Arlington County is planning to test residents on how they might survive and take care of their families after a natural disaster — using bicycles.
Arlington’s second “Disaster Relief Trials” will simulate traversing the county by bike after a disaster wipes out crucial infrastructure. Participants on bicycles will compete for points by ferrying messages and medicine between checkpoints, filtering water, applying a tourniquet, and evacuating (fake) pets.
This year’s competition will run from 8 a.m. to 2 p.m. on Sept. 14 and will start and end at Gateway Park (1300 Lee Highway) in Rosslyn.
“2018 was the costliest year on record for the US in terms of disasters,” the event page notes. “When roads became gridlocked or damaged during disasters, people turned to their bicycles to flee from danger, assist in the response, or to return to normal.”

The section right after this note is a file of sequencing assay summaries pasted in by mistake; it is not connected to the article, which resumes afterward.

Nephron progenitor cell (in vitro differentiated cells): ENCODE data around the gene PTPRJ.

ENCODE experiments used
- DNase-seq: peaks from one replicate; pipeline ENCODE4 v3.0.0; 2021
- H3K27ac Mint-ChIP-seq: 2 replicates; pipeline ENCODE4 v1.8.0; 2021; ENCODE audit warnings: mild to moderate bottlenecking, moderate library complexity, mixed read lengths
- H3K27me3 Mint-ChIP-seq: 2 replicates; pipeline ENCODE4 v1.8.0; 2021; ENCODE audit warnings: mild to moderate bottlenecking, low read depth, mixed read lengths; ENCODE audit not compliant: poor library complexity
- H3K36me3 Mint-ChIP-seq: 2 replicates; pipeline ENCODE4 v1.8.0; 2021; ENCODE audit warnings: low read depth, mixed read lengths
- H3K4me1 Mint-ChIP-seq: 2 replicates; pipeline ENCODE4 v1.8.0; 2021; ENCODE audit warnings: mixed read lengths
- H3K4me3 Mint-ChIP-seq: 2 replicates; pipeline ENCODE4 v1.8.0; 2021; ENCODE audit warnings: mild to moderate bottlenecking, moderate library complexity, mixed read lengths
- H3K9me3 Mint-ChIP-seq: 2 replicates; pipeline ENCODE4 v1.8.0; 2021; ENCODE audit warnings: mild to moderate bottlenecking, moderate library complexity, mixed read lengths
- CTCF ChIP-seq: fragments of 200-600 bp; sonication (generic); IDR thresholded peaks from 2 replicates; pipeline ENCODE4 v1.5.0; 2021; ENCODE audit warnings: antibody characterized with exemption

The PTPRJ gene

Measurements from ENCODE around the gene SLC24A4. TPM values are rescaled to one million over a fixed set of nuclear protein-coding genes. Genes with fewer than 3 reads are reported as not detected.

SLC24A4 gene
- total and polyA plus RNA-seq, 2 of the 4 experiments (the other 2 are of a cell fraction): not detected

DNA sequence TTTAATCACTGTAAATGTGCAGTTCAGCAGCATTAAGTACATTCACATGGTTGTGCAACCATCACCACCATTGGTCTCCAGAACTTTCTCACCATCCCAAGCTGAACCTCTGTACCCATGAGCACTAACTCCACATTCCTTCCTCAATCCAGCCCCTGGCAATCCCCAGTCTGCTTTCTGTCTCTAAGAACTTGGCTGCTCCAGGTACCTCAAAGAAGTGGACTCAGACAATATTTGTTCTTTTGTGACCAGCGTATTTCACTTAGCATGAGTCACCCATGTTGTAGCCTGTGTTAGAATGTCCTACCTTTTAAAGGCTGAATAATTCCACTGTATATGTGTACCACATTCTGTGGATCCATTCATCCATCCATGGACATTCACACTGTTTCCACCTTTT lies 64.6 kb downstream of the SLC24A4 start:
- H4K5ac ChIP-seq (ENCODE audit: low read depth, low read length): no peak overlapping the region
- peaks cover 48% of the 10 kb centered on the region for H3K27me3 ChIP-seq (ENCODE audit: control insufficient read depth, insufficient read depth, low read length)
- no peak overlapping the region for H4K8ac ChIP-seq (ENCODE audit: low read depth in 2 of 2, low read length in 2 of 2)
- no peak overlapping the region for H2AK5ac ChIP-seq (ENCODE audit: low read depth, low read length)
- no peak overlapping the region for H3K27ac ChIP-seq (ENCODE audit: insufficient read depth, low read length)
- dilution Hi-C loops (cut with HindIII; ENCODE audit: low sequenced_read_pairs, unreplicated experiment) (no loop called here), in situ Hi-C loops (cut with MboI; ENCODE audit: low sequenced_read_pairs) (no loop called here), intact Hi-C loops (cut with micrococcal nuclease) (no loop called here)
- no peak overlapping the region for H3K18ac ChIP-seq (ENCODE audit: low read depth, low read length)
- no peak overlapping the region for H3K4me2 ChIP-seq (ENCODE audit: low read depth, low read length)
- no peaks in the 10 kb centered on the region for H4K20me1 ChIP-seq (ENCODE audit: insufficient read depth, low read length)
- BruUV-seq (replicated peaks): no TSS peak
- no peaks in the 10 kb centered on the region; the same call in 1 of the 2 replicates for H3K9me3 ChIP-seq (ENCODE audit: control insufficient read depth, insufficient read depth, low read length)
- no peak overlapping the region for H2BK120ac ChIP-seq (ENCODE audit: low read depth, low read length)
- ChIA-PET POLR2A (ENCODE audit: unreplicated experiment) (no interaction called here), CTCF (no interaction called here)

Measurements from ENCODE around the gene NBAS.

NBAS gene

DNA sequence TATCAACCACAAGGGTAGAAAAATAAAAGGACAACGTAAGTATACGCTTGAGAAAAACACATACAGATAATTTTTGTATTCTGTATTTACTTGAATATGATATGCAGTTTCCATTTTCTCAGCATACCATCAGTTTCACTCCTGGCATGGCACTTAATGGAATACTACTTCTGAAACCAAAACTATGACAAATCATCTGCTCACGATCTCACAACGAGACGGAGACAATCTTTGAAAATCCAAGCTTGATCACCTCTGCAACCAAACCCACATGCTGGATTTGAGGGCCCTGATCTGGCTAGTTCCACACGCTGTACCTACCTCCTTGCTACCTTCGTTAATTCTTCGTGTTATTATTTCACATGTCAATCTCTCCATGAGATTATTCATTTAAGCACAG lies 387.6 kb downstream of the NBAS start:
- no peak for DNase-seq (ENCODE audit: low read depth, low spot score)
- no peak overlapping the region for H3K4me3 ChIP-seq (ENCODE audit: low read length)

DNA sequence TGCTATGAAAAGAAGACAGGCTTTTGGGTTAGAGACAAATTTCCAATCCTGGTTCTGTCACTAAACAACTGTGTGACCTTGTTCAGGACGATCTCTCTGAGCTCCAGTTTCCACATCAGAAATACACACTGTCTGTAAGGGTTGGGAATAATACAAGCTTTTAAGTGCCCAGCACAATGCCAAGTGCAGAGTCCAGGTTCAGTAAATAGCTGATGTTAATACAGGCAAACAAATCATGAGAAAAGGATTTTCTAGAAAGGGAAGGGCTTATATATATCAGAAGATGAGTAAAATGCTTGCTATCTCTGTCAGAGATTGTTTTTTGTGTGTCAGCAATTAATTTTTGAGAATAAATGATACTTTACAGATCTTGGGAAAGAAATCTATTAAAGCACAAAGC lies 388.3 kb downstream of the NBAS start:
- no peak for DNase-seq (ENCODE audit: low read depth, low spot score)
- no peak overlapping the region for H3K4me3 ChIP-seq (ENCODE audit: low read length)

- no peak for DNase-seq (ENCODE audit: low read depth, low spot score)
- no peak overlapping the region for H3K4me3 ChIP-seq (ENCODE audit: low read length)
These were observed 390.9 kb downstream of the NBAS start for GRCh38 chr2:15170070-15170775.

Along the way, cyclists will have to cross high barriers that simulate downed trees over paths, dismount for rough terrain, and brave areas flooded up to 6 inches.
Despite the event helping the county’s emergency preparedness, participation requires paying a fee. Participants can register online for $90 for families until Aug. 11, after which the group price will jump to $125. Individuals can register for $40 until Aug. 11, and $55 after. Discounts are available for those receiving certain types of government assistance.
Participants are required to bring their own bikes, helmets, water bottles, and any racks, panniers, or backpacks they’d like to use. Cargo bikes with electric assists are allowed in the competition.
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